When we look at the interfaces that Hollywood has forecast for us over the past 20 years, there are three clear trends. First, computer interfaces are no longer something that needs to be carefully explained to audiences, rather, they should push the imagination. Second, the time between a technology appearing and film and being available commercially is shrinking considerably. And third, the user interface becomes increasingly invisible. By that I mean, the interfaces in Science Fiction move away from existing on a computer to being layered over the environment. With that, the desktop metaphors and shaded buttons disappear. The interface surrounds us, lives with us, and augments our spaces. It’s just…information. When that information is an object, it’s an object. When it’s text, it’s text. There are no unnecessary elements.
We believe that different inspiration leads to different results. Already we see how the interfaces in movies have inspired new products or interfaces that are currently being researched and developed. There’s the Microsoft Surface computer, which aimed to move software experiences on to the surfaces of more casual environments. In 2008, Esquire magazine published the first magazine with an e-ink cover; a nod to the digital newspaper in Minority Report (2002). The 3D table in the first Xmen movie (2000) was built by Xenotran in 2004. John Underkoffler, one of the visionaries behind the Minority Report interfaces, founded a company soon after to develop the gesture UI. Microsoft Kinect puts controller free gesture interaction in the living room for $149. Qwiki creates an information storytelling experience similar to the Artificial Intelligence aboard the ship in Pixar’s Wall-e, and Zebra Imaging is building 3D displays and prints that are a step towards those seen in the movie Avatar. For us, our inspiration for the future of interface lies in the information experiences visualized in films like Minority Report, Avatar, Star Trek, and Iron Man 2. We like the idea of information existing as it is without embellishment, seamlessly overlaying itself and complementing our environment, present when it needs to be and invisible when it doesn’t. It’s a vision that resonates well with the philosophy behind Metro.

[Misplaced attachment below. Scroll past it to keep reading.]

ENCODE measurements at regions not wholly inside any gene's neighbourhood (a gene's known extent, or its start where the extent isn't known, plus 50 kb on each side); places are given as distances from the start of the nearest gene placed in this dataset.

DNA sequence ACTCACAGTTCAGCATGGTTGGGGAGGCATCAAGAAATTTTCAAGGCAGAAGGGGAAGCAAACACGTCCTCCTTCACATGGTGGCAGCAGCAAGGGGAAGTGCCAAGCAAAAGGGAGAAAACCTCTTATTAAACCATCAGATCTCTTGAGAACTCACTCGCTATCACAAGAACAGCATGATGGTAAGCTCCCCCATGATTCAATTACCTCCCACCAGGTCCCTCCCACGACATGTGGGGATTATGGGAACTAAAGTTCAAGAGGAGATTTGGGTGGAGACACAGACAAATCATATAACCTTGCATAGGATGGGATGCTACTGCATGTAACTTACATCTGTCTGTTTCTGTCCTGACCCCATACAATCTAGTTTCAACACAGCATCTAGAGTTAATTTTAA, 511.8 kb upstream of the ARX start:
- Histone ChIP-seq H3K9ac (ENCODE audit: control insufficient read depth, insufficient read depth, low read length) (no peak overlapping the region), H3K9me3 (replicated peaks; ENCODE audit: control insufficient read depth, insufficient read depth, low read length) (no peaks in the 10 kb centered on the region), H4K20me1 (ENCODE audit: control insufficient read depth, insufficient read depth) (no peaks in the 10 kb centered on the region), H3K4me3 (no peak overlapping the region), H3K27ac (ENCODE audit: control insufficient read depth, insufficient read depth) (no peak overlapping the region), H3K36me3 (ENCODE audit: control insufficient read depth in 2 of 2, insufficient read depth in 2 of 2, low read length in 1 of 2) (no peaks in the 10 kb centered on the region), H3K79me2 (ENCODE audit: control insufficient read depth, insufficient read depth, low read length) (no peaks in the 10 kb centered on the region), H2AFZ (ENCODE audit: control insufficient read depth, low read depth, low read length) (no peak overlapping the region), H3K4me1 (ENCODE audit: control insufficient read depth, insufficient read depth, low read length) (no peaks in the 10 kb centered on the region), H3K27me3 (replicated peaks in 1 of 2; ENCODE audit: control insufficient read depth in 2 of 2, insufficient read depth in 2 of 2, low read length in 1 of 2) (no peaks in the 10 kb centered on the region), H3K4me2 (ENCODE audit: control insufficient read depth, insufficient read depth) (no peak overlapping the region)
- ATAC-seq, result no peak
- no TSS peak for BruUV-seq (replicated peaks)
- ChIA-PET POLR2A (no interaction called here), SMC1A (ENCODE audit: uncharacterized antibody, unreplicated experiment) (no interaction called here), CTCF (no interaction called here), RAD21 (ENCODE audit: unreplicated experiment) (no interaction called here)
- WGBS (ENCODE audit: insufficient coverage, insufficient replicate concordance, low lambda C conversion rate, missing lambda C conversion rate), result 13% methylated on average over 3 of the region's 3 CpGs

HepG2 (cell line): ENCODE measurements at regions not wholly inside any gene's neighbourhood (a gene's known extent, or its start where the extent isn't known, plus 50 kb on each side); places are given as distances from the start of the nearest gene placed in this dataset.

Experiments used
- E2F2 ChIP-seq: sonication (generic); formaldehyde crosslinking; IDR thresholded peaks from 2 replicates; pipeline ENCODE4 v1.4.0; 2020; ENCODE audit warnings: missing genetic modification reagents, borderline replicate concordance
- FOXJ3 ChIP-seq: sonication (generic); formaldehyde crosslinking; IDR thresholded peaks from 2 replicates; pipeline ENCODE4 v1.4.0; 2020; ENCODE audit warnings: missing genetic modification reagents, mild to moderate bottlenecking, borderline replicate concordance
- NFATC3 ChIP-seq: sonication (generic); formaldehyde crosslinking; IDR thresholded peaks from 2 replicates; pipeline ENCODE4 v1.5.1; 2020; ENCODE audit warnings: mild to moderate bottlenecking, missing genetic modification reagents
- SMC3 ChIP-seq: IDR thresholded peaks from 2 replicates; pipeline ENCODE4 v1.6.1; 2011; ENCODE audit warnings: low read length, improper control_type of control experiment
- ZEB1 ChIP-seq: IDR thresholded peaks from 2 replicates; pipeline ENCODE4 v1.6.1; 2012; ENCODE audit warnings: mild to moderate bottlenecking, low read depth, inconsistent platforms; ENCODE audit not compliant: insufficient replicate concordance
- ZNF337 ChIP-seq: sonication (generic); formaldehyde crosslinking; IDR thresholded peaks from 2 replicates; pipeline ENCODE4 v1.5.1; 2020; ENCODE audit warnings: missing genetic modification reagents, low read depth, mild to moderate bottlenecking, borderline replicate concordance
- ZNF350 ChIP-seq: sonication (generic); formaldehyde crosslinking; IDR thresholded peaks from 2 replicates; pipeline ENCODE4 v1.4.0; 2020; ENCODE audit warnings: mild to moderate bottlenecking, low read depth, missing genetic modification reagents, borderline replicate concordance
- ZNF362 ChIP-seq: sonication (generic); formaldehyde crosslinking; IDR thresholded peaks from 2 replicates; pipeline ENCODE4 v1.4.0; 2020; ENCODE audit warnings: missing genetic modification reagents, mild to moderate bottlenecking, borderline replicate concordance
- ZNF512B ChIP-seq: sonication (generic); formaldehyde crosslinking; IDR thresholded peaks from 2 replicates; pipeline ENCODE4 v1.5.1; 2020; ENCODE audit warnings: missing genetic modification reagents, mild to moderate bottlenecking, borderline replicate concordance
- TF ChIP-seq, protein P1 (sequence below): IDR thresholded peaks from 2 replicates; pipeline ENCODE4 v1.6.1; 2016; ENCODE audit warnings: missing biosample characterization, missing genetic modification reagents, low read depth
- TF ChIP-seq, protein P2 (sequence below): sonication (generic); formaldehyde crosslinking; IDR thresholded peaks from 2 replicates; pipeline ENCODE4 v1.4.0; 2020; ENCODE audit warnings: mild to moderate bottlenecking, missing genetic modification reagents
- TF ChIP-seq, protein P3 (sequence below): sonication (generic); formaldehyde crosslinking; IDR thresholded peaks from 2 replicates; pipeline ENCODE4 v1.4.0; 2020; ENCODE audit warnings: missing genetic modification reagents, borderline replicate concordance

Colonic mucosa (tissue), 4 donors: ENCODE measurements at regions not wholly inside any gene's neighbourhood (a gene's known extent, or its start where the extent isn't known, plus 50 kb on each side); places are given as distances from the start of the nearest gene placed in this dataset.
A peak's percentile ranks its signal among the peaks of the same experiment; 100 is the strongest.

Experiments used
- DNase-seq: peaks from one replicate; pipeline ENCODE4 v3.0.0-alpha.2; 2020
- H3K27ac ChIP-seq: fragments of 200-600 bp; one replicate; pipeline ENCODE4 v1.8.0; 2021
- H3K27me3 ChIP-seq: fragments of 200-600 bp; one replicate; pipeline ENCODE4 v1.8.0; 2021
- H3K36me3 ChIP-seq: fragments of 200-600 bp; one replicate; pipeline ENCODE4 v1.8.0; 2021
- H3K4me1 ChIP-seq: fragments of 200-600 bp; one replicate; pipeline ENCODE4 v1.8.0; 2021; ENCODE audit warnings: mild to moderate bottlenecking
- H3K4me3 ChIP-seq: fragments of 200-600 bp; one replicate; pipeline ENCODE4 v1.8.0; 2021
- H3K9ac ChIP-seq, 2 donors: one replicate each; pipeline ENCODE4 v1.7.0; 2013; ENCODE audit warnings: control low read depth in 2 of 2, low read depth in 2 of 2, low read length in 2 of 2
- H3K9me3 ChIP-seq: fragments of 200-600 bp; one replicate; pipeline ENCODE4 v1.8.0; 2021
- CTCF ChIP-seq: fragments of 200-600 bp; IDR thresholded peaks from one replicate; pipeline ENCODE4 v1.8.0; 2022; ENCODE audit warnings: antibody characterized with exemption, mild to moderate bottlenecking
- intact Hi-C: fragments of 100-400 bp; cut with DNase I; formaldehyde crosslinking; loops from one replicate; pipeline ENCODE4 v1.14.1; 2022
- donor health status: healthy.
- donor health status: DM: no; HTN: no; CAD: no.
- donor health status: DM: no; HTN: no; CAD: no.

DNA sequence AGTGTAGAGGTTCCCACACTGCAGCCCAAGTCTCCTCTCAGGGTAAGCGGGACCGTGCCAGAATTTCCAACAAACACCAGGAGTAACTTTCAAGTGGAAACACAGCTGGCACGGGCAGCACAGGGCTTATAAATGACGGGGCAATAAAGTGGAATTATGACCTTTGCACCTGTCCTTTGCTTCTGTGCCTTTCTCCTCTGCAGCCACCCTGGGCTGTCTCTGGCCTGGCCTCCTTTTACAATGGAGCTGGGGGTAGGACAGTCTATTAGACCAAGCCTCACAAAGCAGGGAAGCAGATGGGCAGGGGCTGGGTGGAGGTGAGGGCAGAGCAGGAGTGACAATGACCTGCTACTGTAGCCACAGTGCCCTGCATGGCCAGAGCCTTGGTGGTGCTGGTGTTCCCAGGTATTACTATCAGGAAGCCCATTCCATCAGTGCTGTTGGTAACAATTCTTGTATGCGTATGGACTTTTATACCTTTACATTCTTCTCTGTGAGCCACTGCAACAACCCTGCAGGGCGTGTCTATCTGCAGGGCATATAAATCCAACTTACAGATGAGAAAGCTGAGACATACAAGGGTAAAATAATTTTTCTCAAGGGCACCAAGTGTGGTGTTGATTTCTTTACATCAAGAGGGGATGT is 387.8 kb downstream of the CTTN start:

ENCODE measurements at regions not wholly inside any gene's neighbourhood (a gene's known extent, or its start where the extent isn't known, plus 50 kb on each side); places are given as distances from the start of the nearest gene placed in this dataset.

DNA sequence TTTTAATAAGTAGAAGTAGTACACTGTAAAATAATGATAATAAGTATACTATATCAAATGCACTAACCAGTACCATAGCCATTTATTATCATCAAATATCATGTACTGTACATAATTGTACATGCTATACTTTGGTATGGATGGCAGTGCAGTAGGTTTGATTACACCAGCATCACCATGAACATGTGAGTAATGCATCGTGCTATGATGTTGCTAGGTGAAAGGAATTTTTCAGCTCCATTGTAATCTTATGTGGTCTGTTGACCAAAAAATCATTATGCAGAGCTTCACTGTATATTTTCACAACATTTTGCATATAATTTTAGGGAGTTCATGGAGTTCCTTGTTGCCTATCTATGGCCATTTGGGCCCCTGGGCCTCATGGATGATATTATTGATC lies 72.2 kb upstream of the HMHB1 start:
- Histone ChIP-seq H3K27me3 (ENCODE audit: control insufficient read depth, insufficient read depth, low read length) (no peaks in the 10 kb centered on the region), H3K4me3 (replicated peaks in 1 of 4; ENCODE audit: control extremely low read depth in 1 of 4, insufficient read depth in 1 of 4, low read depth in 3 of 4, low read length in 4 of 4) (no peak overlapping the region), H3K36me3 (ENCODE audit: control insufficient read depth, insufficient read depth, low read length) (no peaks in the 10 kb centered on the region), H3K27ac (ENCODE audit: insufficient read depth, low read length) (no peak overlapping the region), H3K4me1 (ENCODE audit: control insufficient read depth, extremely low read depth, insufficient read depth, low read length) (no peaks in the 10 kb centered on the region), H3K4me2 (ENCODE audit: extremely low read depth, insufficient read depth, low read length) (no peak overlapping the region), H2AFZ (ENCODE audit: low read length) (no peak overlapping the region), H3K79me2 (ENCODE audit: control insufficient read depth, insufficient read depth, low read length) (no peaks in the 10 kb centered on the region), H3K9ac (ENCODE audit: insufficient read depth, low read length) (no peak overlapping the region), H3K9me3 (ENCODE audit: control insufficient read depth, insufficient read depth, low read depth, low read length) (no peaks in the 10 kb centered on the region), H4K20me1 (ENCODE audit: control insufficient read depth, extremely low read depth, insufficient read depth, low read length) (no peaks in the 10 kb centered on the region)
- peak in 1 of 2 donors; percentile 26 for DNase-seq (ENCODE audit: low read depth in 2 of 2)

Now back to the present
While we made a giant leap from Windows Mobile 6.5 to Windows Phone 7, our approach to where we go next with the design of Metro in the next few years will be a careful and considered evolution. Metro isn’t a new style designed for the sake of being different. It’s a foundation to build on for a long time to come. It’s our starting point for what we believe is the next era of user interface design, one that is focused on content over metaphors, information over tools, and movement over static pages. It’s a language designed to clearly augment the information around you, by removing the clutter around it.
The interfaces that we see in Science Fiction like Avatar and Iron Man 2 might be a few years off, but Metro feels like a good starting point to get us there.
Updated November 8, 2014 12:04 am